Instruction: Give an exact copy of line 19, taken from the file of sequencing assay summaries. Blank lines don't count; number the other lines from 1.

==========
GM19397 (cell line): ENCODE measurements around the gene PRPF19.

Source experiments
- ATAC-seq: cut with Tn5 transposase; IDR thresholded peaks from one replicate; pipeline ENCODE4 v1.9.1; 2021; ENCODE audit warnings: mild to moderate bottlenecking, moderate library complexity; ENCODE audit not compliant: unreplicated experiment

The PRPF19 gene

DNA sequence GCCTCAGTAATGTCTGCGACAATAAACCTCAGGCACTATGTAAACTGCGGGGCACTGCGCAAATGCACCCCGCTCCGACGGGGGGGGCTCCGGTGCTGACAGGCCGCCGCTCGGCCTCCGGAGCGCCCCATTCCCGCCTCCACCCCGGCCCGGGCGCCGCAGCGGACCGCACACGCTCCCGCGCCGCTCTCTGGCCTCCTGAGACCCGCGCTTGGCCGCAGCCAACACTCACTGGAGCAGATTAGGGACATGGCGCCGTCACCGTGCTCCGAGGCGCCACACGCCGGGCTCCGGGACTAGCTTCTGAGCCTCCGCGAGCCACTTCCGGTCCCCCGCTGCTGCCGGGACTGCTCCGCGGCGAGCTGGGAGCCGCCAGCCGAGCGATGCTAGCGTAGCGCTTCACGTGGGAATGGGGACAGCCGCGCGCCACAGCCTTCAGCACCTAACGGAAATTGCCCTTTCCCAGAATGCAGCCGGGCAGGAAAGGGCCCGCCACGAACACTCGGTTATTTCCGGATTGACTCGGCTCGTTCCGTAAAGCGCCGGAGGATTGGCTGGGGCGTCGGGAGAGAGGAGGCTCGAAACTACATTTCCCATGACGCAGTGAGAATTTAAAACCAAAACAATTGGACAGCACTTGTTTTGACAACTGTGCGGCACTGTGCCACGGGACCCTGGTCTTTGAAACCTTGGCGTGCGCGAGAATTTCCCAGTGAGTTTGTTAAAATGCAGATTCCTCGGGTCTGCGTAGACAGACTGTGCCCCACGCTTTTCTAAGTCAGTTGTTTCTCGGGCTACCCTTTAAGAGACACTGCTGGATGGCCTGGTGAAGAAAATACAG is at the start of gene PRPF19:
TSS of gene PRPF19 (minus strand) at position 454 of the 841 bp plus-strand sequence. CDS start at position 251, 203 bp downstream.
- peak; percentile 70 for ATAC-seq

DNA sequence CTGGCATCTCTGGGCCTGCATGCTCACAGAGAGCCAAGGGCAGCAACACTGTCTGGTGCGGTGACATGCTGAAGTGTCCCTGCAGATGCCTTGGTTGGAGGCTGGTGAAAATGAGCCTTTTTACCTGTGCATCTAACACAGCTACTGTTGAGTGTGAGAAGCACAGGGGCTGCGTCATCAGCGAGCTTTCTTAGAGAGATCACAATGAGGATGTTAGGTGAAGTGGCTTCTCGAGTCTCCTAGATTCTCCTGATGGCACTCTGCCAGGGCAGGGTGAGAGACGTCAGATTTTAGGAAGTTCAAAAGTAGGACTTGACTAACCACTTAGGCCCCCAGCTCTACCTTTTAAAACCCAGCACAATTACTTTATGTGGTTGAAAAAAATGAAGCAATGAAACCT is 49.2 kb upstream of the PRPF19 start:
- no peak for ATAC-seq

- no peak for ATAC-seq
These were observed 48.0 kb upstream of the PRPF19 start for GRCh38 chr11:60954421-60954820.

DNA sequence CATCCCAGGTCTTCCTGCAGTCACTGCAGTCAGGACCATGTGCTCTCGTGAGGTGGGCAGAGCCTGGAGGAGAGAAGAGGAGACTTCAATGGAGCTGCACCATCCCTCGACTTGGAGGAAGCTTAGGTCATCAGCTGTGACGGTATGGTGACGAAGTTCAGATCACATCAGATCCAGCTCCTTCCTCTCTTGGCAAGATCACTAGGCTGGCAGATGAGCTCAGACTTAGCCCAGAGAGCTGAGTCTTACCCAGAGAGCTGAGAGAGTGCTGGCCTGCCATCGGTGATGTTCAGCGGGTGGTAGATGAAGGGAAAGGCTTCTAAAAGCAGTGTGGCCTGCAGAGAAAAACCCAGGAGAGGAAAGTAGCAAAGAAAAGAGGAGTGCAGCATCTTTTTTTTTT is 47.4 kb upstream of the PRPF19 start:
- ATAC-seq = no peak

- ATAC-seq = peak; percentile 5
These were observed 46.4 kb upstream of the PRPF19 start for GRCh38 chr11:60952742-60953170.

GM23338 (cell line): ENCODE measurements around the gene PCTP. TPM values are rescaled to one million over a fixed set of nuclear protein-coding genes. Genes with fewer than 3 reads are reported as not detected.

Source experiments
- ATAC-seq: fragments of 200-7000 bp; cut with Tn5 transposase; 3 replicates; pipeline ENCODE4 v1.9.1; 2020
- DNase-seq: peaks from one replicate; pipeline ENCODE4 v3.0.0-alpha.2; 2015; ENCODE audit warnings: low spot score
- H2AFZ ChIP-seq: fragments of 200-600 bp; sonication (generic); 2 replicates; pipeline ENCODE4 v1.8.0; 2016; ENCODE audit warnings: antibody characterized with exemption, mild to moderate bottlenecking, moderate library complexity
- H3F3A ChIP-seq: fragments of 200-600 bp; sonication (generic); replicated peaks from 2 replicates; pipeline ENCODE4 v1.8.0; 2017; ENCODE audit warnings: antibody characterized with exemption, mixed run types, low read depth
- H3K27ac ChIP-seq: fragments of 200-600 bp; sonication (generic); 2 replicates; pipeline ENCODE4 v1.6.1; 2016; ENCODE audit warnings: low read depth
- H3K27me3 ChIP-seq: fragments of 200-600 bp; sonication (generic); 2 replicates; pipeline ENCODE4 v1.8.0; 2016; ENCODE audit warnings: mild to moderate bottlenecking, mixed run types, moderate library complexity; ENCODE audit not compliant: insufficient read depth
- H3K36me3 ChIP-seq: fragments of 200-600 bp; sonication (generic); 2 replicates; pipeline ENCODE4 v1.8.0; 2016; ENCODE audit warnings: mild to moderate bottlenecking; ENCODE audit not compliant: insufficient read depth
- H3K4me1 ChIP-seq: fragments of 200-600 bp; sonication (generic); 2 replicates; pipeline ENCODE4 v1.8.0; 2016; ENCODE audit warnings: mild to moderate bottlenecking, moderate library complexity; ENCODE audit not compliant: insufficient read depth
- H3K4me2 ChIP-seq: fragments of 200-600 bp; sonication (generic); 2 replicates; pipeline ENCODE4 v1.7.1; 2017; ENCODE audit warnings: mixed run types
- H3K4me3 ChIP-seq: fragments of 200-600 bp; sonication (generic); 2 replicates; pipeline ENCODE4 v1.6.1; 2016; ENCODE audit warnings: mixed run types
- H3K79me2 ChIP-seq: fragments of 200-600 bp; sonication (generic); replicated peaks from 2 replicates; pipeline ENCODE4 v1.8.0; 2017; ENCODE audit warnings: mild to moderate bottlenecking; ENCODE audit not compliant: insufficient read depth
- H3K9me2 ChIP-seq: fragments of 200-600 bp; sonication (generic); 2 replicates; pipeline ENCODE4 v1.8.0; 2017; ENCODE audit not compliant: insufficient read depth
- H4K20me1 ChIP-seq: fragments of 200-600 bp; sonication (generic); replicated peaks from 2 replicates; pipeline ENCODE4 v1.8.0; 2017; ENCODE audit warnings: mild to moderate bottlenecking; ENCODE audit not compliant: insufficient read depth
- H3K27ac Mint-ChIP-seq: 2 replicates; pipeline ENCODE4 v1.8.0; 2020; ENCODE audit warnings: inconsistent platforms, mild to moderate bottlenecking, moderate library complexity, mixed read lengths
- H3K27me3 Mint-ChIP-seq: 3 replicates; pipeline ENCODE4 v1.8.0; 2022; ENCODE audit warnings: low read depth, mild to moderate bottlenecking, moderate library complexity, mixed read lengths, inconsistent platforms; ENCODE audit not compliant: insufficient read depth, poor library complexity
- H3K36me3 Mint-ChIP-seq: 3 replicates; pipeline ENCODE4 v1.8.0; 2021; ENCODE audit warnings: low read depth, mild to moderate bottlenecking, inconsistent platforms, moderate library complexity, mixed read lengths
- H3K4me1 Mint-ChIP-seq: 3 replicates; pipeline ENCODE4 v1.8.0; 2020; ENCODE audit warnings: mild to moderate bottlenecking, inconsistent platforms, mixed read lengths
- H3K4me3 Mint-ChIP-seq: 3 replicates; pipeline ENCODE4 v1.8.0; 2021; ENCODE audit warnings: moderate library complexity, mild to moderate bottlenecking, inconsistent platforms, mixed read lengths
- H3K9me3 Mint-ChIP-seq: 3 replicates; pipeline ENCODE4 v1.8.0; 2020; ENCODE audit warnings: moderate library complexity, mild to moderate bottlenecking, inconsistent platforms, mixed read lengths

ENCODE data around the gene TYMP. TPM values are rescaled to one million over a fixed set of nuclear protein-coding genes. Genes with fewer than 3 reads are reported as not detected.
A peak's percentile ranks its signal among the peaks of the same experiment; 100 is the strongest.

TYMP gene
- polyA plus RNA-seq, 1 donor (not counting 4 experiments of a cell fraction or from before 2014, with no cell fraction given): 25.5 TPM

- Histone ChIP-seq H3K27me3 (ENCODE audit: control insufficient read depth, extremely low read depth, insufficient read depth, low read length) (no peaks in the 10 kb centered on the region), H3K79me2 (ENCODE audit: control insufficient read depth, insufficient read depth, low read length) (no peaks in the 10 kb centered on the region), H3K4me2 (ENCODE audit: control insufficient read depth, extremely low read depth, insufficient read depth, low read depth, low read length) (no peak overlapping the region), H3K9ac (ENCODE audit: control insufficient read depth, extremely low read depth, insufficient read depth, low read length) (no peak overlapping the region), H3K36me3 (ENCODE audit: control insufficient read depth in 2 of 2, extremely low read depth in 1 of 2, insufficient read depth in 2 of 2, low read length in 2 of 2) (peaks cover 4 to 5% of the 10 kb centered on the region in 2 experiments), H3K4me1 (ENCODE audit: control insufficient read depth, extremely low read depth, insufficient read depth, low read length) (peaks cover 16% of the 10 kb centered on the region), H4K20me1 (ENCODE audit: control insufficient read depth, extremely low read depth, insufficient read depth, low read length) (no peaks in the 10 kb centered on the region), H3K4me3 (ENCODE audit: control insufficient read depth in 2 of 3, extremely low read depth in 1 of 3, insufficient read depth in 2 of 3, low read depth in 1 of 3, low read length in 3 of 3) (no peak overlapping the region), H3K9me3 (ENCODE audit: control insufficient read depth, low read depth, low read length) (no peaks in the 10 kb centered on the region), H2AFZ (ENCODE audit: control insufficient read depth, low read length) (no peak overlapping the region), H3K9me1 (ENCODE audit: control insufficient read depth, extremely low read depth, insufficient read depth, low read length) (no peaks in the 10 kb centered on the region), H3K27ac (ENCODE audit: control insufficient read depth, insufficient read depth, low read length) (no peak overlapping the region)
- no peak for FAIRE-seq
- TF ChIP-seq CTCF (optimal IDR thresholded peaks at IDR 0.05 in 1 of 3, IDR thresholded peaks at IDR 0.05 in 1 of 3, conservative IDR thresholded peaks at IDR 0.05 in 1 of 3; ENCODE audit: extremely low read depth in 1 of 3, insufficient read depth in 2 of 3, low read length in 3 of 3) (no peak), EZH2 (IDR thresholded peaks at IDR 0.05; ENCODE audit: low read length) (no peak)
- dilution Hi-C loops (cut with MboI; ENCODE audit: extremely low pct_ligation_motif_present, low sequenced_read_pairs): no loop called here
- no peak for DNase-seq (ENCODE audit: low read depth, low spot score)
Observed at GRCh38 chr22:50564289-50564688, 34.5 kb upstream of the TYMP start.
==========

- DNase-seq: peaks from one replicate; pipeline ENCODE4 v3.0.0-alpha.2; 2015; ENCODE audit warnings: low spot score